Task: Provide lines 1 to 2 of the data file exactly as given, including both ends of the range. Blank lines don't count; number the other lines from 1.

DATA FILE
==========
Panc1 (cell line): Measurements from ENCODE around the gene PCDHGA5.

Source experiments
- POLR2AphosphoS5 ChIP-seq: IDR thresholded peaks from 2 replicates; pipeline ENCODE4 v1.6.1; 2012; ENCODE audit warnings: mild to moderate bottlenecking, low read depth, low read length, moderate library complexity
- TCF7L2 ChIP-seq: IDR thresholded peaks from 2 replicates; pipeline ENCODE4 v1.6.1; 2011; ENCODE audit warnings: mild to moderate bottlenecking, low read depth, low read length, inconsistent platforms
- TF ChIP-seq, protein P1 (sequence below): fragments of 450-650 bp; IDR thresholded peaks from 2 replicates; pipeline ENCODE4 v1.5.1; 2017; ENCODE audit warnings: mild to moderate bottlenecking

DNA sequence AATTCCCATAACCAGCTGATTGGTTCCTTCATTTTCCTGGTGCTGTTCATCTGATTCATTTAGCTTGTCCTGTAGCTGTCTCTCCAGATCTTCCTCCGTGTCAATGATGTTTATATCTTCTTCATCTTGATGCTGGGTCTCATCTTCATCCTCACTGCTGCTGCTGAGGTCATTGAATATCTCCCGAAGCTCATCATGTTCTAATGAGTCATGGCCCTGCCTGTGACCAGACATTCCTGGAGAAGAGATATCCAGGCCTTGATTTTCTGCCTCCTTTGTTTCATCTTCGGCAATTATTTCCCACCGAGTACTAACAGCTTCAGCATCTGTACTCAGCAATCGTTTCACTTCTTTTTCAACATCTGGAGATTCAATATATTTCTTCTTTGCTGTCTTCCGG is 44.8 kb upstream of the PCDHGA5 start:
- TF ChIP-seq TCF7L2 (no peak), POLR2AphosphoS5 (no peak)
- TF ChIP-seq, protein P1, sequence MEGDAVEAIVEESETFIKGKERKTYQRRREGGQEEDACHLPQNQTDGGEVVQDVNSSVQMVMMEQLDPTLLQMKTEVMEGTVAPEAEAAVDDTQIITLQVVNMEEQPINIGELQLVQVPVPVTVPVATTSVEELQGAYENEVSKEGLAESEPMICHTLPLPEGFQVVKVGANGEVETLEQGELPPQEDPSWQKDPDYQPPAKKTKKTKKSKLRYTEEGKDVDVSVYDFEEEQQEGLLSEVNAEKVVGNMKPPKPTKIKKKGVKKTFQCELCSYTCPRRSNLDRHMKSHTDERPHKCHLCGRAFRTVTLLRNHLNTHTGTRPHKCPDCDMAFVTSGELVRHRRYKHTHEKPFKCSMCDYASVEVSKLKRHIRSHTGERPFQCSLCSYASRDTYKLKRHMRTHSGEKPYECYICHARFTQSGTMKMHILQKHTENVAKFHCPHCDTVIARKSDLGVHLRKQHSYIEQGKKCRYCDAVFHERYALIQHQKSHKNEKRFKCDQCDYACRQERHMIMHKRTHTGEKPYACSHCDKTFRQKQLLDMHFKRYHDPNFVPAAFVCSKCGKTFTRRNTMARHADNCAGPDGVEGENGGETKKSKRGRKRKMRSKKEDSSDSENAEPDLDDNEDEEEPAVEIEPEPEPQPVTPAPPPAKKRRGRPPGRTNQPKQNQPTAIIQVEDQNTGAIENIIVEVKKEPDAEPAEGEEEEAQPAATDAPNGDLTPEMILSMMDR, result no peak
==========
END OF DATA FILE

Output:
Panc1 (cell line): Measurements from ENCODE around the gene PCDHGA5.

Source experiments